How-To-Moderate-An-Author-PanelThere is, actually, NO single, right way to moderate an author panel, so I’m offering my own thoughts only. Many outstanding moderators and panelists view it differently, but here’s my take on both roles. By the time you read this, I may be already moderating my first panel of three at this year’s Bouchercon *gulp*

Like many people, I do get nervous in advance of public appearances. I still get jitters–not cripplingly, but notably–even after doing a lot of them and even though I enjoy doing them. That’s because I want things also to go well this time, and you can’t know whether it worked until it’s all done, like a manuscript. Part of my insuring things go well is that I have a clear idea of my own rationale for such appearances. It’s served me well enough so far, and I stick to it. Whether you think my tips have merit, finding any approach you like for such situations (since like public readings, author panels are something fiction writers are encouraged to do) and being consistent will help provide a buffer against anxiety.

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Alfred Hitchcock interviewed by Dick Cavett

AS A MODERATOR: When I’m asked to moderate, I approach it like the authors are showing up to do the Dick Cavett show. I pick Cavett as an example, though I wasn’t alive for his whole run. But in interviews I’ve seen (and there are a bazillion worth watching online–just search), he comes across as upbeat and well-versed, confident, but with a light touch that keeps the focus on the guests. That is a smooth quality, IMO, so that’s what I try to be: an engaged, friendly person who’s done enough homework to offer the authors a positive and interesting way to showcase their work.

Now, I don’t have a team of research assistants or junior production staff, but I’m blessed by the times. For bios and book info, I’ll search. If there’s a featured interview online or guest post, I’ll find it. So, the only info I ask from authors is to let me know if there’s a specific question I should or should not ask, and whether their online materials are correct. I’ll always mention their latest publications or endeavors–that’s what will most likely be available in the book room after all–but occasionally, there’s something specific to an audience’s interest or something late-breaking that ought also to be part of their intro. There are also occasionally landmines (could be contractual or related to partnerships or series) or sensitivities (a recent online contretemps or blow-up) that an author wishes to dodge in panel conversation. I can’t control the audience Q&A, but I can and will steer clear of such things myself if notified. Yes, the latest tempest may be the most recent topic of interest, but I’m there for the work first.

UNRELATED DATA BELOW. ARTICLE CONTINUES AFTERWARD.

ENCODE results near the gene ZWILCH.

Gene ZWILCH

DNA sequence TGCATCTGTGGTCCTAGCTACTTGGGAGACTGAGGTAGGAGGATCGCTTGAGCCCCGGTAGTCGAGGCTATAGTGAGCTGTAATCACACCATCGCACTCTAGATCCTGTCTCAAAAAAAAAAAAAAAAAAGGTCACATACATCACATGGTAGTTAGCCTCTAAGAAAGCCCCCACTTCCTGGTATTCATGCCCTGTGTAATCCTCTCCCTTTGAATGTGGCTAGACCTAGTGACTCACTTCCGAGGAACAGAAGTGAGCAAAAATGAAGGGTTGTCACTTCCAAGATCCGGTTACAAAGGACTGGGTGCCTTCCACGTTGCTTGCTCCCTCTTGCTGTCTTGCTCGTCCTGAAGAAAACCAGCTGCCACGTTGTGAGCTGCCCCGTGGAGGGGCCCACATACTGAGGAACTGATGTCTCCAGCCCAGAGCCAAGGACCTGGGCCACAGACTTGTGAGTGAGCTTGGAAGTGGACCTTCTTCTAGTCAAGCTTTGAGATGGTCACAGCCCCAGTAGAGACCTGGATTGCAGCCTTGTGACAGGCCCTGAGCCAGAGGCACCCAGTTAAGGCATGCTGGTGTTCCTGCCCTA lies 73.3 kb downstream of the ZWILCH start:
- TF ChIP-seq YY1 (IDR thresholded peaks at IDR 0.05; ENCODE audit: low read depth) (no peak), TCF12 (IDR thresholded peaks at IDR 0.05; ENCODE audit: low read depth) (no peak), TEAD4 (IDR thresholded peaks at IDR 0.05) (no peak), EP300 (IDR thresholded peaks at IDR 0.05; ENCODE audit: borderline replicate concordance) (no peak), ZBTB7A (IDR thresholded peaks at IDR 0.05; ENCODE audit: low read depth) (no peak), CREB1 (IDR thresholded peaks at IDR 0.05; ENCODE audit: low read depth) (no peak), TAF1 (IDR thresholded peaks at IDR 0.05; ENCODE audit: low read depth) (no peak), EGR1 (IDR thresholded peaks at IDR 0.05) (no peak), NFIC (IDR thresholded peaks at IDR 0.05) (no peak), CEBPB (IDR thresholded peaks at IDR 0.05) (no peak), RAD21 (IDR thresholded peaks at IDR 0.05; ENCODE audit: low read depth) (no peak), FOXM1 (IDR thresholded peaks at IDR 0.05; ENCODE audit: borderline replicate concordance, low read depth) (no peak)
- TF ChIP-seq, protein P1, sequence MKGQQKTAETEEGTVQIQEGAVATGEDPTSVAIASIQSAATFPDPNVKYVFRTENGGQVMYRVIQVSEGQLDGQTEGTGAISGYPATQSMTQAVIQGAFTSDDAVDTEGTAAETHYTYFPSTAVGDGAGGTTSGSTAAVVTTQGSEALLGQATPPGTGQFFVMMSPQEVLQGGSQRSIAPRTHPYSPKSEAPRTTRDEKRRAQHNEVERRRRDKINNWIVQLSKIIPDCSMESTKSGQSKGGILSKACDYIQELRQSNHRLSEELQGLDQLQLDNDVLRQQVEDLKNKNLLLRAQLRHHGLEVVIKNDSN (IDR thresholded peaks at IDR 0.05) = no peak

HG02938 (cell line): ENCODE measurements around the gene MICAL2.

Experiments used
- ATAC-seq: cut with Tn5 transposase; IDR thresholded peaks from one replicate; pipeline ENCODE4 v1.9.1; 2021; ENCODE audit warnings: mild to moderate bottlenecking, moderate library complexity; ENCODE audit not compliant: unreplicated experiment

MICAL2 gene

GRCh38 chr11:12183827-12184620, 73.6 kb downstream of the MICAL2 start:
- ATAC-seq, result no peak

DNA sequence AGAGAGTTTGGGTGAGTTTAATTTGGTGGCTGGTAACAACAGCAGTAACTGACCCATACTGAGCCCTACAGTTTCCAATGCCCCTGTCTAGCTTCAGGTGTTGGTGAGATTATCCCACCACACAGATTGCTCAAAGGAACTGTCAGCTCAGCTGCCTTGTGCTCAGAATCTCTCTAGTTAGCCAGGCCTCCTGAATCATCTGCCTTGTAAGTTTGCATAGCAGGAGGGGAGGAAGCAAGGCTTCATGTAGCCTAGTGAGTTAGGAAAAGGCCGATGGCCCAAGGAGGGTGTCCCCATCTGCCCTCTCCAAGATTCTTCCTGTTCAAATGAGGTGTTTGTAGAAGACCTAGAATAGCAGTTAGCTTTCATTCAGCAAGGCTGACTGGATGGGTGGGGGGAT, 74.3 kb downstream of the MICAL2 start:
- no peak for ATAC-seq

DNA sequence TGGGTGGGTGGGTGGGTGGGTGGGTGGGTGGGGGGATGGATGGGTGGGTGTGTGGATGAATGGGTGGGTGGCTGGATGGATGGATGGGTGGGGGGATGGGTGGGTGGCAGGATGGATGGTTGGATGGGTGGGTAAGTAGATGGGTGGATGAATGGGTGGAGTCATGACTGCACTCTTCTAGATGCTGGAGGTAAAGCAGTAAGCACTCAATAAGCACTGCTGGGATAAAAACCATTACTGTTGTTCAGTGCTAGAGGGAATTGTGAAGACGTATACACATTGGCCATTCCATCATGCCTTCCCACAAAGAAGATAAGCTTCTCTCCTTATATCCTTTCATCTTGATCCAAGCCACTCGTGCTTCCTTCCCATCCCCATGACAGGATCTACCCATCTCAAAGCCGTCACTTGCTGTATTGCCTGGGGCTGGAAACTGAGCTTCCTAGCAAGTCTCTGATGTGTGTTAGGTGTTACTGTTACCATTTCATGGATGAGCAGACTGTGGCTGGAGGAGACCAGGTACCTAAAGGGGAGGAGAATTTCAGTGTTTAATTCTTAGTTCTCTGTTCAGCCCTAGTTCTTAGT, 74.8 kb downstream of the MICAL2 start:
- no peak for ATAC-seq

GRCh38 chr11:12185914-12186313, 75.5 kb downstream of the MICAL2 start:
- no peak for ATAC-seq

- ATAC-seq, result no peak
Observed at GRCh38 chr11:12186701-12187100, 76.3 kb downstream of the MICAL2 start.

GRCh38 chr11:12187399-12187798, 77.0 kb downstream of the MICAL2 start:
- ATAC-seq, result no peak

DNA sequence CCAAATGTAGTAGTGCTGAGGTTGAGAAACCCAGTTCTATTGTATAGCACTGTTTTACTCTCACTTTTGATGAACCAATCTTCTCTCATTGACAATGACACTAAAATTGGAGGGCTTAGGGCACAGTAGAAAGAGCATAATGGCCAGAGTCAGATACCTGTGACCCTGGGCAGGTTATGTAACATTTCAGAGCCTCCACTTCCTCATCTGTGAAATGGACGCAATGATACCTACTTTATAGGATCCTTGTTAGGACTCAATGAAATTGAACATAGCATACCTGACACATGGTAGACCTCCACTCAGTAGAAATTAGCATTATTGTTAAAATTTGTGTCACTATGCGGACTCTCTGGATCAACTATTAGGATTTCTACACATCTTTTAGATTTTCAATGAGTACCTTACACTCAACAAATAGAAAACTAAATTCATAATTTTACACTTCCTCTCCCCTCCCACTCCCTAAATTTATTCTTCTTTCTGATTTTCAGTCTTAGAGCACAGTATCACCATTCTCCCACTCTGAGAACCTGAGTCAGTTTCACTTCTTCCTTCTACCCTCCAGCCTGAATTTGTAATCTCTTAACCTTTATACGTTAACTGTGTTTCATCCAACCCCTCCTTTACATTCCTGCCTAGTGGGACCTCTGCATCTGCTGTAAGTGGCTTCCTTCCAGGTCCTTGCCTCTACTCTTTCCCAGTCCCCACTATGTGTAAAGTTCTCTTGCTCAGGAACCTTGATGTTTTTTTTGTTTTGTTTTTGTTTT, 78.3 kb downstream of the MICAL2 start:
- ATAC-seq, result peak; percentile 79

I do read a lot a material for panels, but probably not an author’s entire bibliography and maybe not even to The End of the latest novel. My goal is to get enough of a feel for anything I don’t know yet (since I’ve already got some major genre mileage on my eyeballs) that I can harvest it for questions. I frequently use an author’s words, quoted in brevity, as a launch pad for my questions. If I want to ask questions about characters, I’ll read a sentence of the novel’s description about the protagonist. Humor? I’ll quote from a a funny interview the author gave. I make these quotes brief, and I mean brief, because the mod should never be the focus for too long. But when I’m spring-boarding from the author’s own work or words, I’m always confident of being on-topic. Talk To Me About Your Work is my mantra. It’s the source, the wellspring, the safe harbor to which I will return for questions again and again.

Attention-Please-Hurry-UpNow, backing up some, even if supplied the text by authors or their websites, I may need to cut panel introductions down. If you recall my How to Read Fiction Aloud post, when reading material for an audience, I’m at the pace of about 150 words/minute. Therefore, I like an author intro that’s no longer than 30 seconds, about half that time, or about 75 words at max. Why? 30 seconds can seem like a plenty loooong time to simply be reading from your notes, but audiences aren’t there to hear me, and they won’t recall all the fine details anyway. In fact, because of this, rather than introduce everybody all in a row at once, blab, blab, blab… I like to give the intro at the time when I ask each author the first question. To me, this links their bio more memorably to the question and response. Think of it like a cinematic establishing shot. (Yes, I may ask general questions for the whole panel’s response later, but I always start with an intro and question for each individual. ) To some people, this approach seems weirder than rattling all the intros off at once, but I think it gives each author’s intro pride of place, attention right at the time they can respond to it, like a natural conversation. YMMV. To condense bios, I may summarize a list of by-name awards down to “three lifetime achievement awards from international organizations.” It’s easier to recall, still sounds impressive, and lets us swiftly get onto the conversation.